American College of Cardiology
American College of Cardiology
March 26, 2019
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LV hypertrophy may be common in former NFL players

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Genevieve E. Smith
Genevieve E. Smith

NEW ORLEANS — Some former professional football players continued to have left ventricular hypertrophy regardless of the amount of time that they were detrained, according to data presented at the American College of Cardiology Scientific Session.

“Because of their years of athletic training at the most elite level, there tends to be an expectation that former professional players would have fewer cardiovascular issues, but there’s a growing body of research that suggests that’s not the case,” Genevieve E. Smith, PhD, faculty instructor at Tulane University School of Medicine in New Orleans, said in a press release. “Our study suggests we need to be vigilant in monitoring players’ cardiovascular health, because we don’t yet truly understand the long-term consequences of high-performance athletics.”

Researchers analyzed data from 1,172 patients who were former professional football players. Data included in this assessment included BP, demographics, 2D echocardiography and anthropometry. A LV mass index was obtained by indexing LV mass with body surface area.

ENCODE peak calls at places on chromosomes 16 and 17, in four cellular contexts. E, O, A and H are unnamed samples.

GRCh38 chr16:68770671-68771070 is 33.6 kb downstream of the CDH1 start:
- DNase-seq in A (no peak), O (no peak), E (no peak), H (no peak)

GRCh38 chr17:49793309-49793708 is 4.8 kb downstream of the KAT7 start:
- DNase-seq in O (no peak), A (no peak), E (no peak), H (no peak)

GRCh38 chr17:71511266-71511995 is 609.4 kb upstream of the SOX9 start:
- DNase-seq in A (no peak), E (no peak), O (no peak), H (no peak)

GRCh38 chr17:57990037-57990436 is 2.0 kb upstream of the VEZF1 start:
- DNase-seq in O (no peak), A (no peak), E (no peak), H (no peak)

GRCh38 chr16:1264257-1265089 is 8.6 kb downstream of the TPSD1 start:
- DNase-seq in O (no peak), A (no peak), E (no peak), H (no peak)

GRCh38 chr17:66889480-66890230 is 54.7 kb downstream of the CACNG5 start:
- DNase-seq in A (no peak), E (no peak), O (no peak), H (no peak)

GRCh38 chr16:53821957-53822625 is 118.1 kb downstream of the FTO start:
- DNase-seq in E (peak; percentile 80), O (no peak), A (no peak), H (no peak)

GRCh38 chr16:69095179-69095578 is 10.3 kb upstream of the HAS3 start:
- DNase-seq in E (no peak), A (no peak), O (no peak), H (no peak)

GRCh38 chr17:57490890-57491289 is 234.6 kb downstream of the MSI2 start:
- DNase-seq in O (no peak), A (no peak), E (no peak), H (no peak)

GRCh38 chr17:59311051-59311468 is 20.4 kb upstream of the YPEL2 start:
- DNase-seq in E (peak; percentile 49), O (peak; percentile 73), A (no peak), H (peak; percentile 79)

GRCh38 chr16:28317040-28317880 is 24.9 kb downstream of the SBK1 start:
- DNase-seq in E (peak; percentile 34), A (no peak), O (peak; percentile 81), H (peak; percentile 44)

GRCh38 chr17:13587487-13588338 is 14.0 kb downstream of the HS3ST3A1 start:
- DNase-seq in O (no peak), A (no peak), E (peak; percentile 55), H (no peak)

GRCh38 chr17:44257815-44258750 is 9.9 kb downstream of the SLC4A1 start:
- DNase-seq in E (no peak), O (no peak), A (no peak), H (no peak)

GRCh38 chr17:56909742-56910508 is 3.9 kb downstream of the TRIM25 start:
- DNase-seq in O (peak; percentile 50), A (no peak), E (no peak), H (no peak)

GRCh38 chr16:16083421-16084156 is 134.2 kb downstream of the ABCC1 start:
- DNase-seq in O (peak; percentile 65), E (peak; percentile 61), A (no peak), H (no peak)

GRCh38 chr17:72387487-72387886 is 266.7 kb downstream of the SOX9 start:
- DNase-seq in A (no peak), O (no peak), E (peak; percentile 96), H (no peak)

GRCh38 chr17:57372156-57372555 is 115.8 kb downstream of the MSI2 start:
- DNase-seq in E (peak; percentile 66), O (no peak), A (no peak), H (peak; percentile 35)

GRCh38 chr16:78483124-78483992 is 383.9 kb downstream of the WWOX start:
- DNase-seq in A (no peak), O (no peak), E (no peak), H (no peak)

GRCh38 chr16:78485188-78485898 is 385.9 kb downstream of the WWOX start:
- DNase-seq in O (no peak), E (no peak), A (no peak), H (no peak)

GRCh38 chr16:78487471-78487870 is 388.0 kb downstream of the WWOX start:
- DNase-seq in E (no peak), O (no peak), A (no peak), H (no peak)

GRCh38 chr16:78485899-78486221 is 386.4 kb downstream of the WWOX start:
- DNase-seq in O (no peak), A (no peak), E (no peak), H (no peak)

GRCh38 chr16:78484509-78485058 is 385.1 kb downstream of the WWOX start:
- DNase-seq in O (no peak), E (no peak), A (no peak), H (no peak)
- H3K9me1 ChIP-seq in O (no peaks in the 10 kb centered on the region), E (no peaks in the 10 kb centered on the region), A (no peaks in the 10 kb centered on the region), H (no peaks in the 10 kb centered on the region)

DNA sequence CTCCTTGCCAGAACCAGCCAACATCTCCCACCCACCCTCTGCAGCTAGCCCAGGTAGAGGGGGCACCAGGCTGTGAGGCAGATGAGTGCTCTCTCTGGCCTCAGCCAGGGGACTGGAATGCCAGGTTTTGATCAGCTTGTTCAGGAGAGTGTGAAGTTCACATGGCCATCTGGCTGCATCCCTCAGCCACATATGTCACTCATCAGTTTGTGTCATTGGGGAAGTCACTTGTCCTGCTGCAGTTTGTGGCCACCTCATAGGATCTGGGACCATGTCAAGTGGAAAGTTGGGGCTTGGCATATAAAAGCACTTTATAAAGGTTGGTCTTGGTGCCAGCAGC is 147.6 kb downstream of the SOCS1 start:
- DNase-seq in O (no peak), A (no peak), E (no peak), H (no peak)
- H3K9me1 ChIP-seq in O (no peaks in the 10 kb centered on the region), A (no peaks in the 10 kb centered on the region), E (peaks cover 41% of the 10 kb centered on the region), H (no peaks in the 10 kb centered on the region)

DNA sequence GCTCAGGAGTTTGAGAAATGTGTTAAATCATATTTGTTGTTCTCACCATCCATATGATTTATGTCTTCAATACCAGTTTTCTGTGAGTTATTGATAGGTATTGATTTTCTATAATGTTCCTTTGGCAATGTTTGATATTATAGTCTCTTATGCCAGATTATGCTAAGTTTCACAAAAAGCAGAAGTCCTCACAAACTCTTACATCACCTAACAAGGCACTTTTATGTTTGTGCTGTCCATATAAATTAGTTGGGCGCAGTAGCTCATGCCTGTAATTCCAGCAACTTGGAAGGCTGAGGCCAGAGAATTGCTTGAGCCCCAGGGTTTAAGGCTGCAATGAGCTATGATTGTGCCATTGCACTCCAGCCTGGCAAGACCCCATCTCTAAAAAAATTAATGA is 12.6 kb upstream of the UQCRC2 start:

Of the patients in this study, 12.3% had LV hypertrophy. The position that the patient played had an effect on the prevalence of LV hypertrophy (P = .0388), although this was not seen for age (P = .0846).

Some former professional football players continued to have left ventricular hypertrophy regardless of the amount of time that they were detrained, according to data presented at the American College of Cardiology Scientific Session.
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Patients with severe LV hypertrophy had higher BP vs. those with a normal LV mass index (P = .0059). Those with hypertension were more likely to have LV hypertrophy (P = .0753). The prevalence of LV hypertrophy was not affected by the type of LV hypertrophy (P = .2152) or detraining time (P = .1443).

“Further research is warranted to understand the clinical consequences of this factor on potential cardiovascular risk later in life,” Smith and colleagues wrote.

– by Darlene Dobkowski

Reference:

Smith GE, et al. Noninvasive Imaging: Sports and Exercise 1. Presented at: American College of Cardiology Scientific Session; March 16-18, 2019; New Orleans.

Disclosure: Smith reports no relevant financial disclosures.